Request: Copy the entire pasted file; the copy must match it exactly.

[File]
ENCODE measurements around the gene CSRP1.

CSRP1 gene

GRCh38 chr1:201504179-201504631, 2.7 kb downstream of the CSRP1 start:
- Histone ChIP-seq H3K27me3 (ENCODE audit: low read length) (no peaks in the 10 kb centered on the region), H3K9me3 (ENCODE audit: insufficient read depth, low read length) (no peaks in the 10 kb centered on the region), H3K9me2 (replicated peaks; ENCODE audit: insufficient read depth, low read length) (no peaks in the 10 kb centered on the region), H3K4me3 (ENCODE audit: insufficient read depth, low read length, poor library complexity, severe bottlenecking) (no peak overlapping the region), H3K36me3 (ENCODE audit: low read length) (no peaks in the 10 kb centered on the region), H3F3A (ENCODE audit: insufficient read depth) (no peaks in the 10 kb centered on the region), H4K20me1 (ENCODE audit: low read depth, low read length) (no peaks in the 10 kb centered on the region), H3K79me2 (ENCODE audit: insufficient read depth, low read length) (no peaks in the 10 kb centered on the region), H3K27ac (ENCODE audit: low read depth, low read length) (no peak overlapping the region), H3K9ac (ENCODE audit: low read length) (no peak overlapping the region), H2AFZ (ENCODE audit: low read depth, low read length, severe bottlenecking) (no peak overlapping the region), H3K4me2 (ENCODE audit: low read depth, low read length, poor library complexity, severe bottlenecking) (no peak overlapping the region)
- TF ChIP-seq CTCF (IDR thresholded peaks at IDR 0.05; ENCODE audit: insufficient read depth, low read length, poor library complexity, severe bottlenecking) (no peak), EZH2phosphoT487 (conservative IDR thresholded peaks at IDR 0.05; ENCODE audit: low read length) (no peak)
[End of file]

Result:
ENCODE measurements around the gene CSRP1.

CSRP1 gene

GRCh38 chr1:201504179-201504631, 2.7 kb downstream of the CSRP1 start:
- Histone ChIP-seq H3K27me3 (ENCODE audit: low read length) (no peaks in the 10 kb centered on the region), H3K9me3 (ENCODE audit: insufficient read depth, low read length) (no peaks in the 10 kb centered on the region), H3K9me2 (replicated peaks; ENCODE audit: insufficient read depth, low read length) (no peaks in the 10 kb centered on the region), H3K4me3 (ENCODE audit: insufficient read depth, low read length, poor library complexity, severe bottlenecking) (no peak overlapping the region), H3K36me3 (ENCODE audit: low read length) (no peaks in the 10 kb centered on the region), H3F3A (ENCODE audit: insufficient read depth) (no peaks in the 10 kb centered on the region), H4K20me1 (ENCODE audit: low read depth, low read length) (no peaks in the 10 kb centered on the region), H3K79me2 (ENCODE audit: insufficient read depth, low read length) (no peaks in the 10 kb centered on the region), H3K27ac (ENCODE audit: low read depth, low read length) (no peak overlapping the region), H3K9ac (ENCODE audit: low read length) (no peak overlapping the region), H2AFZ (ENCODE audit: low read depth, low read length, severe bottlenecking) (no peak overlapping the region), H3K4me2 (ENCODE audit: low read depth, low read length, poor library complexity, severe bottlenecking) (no peak overlapping the region)
- TF ChIP-seq CTCF (IDR thresholded peaks at IDR 0.05; ENCODE audit: insufficient read depth, low read length, poor library complexity, severe bottlenecking) (no peak), EZH2phosphoT487 (conservative IDR thresholded peaks at IDR 0.05; ENCODE audit: low read length) (no peak)